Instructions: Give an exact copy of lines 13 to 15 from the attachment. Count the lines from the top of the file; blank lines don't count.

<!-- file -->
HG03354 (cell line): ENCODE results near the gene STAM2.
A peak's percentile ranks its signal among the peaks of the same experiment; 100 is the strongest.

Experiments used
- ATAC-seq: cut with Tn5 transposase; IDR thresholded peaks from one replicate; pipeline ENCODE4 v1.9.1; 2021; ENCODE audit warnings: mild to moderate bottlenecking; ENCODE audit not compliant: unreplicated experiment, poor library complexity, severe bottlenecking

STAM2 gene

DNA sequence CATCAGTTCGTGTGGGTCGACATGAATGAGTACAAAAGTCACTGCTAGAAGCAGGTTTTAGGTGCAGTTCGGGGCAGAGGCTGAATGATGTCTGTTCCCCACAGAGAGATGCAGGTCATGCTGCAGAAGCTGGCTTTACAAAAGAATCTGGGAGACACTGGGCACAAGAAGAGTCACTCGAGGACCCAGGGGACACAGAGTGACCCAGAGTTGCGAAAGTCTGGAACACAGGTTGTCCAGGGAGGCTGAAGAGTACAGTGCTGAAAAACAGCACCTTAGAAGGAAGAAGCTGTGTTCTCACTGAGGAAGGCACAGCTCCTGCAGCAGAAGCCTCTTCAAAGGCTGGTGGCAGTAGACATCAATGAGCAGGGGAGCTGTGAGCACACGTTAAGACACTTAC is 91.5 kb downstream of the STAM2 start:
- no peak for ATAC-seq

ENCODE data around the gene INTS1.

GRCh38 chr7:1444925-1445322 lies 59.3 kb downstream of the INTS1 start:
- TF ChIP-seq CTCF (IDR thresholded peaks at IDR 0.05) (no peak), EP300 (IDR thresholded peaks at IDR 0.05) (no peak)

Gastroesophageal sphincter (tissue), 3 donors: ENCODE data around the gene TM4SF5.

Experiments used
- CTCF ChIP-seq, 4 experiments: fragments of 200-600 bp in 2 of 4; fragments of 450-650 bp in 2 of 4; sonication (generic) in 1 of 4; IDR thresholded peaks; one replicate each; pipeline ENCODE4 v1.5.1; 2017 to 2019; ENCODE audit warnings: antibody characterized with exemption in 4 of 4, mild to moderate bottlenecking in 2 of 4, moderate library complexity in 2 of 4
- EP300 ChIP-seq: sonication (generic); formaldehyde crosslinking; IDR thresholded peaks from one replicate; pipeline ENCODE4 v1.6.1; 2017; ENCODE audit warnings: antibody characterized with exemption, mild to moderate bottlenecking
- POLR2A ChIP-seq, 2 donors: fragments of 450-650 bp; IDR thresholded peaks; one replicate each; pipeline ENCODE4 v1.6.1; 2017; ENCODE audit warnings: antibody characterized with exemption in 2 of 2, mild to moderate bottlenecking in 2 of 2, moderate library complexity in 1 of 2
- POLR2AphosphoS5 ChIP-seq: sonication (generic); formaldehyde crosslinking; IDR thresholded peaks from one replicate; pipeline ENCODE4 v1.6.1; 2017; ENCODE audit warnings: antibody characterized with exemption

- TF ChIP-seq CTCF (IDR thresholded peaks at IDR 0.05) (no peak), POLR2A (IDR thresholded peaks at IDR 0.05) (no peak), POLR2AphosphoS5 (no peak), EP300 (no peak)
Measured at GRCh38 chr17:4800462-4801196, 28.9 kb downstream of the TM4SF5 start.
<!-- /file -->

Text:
- CTCF ChIP-seq, 4 experiments: fragments of 200-600 bp in 2 of 4; fragments of 450-650 bp in 2 of 4; sonication (generic) in 1 of 4; IDR thresholded peaks; one replicate each; pipeline ENCODE4 v1.5.1; 2017 to 2019; ENCODE audit warnings: antibody characterized with exemption in 4 of 4, mild to moderate bottlenecking in 2 of 4, moderate library complexity in 2 of 4
- EP300 ChIP-seq: sonication (generic); formaldehyde crosslinking; IDR thresholded peaks from one replicate; pipeline ENCODE4 v1.6.1; 2017; ENCODE audit warnings: antibody characterized with exemption, mild to moderate bottlenecking
- POLR2A ChIP-seq, 2 donors: fragments of 450-650 bp; IDR thresholded peaks; one replicate each; pipeline ENCODE4 v1.6.1; 2017; ENCODE audit warnings: antibody characterized with exemption in 2 of 2, mild to moderate bottlenecking in 2 of 2, moderate library complexity in 1 of 2